‘Permeability’ offers a way to conceptualise the impact of these barriers . Highly permeable services require less work and fewer resources from patients who access them - for example, A&E in the UK which is open at all times. A service that seems accessible may in fact be impermeable to particular patient groups. For example, despite general practices being locally available, with designated systems for urgent access, women in our study described that they were, in fact, impermeable because of factors such as (in)ability to register due to being homeless, complex and costly telephone systems, and travel costs. In addition, powerful accounts of previous negative encounters with primary care professionals also recursively influence future help-seeking.
Implications for practice
Women involved in SBP described multiple mental and physical health and social needs, and describe barriers encountered in attempting to access to health-care. They thus constitute an important under-served group [7, 36].
The emphasis of policy, and education and training of GPs and their staff, should be on shaping patient-practitioner interactions within which candidacy for healthcare use is recursively established, and on intervening in the experiences of services, as these frame patients’ future healthcare choices. Women struggled with accessibility, so a more flexible service should be offered to enable them to more easily access care. Additionally, more education should be provided to GPs in helping them to communicate with women and better recognize their needs.
The concealed nature of the industry  makes commissioning services specific to this patient group challenging, and women may not wish to access a specific service, which would mean having to disclose the nature of their work to the health care practitioner. However, primary care does not currently meet the needs of these women.
The important role played by support workers in directing help-seeking could be harnessed by commissioners, together with ensuring that primary care is aware of such groups, and responsive to requests for help. In addition, commissioners need to ensure longer-term contracts for such third sector services, to enable a sustainable service to be available consistently to support women involved in prostitution navigate the health care system and learn to manage their long-term physical and mental health problems .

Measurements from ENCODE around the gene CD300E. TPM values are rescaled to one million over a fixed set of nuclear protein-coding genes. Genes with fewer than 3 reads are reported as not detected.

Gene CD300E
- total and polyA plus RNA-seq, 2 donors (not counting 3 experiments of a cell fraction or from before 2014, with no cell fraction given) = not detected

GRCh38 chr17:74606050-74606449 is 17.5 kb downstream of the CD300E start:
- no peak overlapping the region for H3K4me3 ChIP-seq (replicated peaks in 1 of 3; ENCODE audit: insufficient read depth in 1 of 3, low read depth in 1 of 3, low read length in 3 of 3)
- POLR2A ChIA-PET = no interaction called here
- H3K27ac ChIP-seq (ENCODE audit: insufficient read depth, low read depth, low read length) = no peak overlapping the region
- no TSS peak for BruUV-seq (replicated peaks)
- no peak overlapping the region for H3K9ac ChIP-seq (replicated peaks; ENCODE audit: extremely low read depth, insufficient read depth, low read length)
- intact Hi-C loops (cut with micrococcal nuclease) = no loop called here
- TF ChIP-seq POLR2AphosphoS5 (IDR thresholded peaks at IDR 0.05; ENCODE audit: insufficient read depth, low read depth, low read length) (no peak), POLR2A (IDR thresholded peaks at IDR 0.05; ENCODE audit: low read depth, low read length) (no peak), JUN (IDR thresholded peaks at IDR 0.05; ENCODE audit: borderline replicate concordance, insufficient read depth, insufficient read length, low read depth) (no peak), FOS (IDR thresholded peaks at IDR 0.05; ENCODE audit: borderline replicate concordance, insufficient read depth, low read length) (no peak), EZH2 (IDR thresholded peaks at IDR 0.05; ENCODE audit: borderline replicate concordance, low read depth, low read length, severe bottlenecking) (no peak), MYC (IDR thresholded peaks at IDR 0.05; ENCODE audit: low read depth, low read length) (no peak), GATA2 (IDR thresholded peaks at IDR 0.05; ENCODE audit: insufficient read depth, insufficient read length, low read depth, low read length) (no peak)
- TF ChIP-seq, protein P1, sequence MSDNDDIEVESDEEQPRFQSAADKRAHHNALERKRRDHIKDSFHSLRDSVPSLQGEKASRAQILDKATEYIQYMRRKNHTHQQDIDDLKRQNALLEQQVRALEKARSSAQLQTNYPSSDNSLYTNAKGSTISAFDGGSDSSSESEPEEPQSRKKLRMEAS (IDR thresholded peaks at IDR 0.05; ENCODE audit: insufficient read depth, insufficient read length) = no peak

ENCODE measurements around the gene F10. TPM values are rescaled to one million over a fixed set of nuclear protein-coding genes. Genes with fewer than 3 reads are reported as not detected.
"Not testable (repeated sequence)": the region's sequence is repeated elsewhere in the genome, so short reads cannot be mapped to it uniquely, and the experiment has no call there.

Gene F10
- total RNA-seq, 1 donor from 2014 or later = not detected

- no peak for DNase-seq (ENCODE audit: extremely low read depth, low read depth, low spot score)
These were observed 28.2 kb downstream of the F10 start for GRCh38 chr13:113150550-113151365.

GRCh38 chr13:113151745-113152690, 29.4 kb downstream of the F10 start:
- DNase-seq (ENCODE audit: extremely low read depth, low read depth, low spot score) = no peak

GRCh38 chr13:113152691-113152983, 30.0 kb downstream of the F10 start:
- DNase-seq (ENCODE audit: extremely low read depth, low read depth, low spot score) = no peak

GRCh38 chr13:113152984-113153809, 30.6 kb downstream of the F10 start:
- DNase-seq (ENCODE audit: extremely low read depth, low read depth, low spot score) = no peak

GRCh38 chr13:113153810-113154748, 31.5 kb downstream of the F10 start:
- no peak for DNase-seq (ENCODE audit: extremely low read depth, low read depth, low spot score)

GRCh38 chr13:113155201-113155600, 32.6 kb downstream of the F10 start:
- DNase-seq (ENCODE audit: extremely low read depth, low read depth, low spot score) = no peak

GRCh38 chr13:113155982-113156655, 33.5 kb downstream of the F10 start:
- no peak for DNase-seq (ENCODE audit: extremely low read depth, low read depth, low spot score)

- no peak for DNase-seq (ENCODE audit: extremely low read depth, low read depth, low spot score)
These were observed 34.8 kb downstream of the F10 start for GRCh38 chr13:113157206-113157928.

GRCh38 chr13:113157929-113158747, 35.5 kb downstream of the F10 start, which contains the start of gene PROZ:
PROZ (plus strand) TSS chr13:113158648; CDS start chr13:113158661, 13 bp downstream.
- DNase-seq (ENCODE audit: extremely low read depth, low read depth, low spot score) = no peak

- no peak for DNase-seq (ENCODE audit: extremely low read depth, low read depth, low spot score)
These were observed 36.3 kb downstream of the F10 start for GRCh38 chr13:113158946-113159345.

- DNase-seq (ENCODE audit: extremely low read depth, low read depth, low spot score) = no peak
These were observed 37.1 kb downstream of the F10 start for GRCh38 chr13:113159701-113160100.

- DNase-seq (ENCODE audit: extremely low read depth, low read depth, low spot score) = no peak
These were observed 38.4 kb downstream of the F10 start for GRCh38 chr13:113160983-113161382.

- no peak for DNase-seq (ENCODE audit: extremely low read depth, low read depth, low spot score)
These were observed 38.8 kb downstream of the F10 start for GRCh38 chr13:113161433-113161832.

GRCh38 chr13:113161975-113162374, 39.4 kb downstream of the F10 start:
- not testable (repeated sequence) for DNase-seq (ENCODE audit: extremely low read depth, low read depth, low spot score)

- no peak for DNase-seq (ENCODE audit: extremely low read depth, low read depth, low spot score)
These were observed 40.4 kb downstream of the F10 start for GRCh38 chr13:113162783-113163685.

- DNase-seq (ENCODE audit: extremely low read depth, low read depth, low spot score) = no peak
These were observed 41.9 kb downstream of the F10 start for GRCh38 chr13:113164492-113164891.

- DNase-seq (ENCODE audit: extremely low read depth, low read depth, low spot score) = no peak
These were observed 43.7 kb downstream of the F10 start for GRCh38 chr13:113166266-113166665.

Primary care is seen as the optimal context to deliver care for people with long-term conditions; access to primary care is known to be difficult for some groups of patients, including women involved in SBP. Women have specific health needs relating to their occupation and lifestyle, and are living with chronic health problems which impact on their work. This study suggests that previous unsatisfactory primary care encounters and the fear of being judged by health care practitioners impact on willingness to seek help. Understanding the health-seeking behaviours and self-management strategies of women involved in SBP with chronic health problems is essential in the design and commissioning of services and may reduce unscheduled care in this under-served group.
MASH is a charity which provides free and confidential information and support for women involved in prostitution in Greater Manchester, England.
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We are grateful to the workers at MASH, and the women who were willing to be interviewed to contribute to this study.
EM was supported by an award from the Scientific Foundation Board of the Royal College of General Practitioners, which covered financial reimbursement for participants, travel expenses for EM, and stationery costs.
The authors declare that they have no competing interests.
ELM – designed the study, recruited and interviewed participants, conducted data analysis and contributed to writing the paper. AKT – contributed to data analysis and led writing the paper. CCG – designed the study, supported data analysis and contributed to writing the paper. All authors read and approved the final manuscript.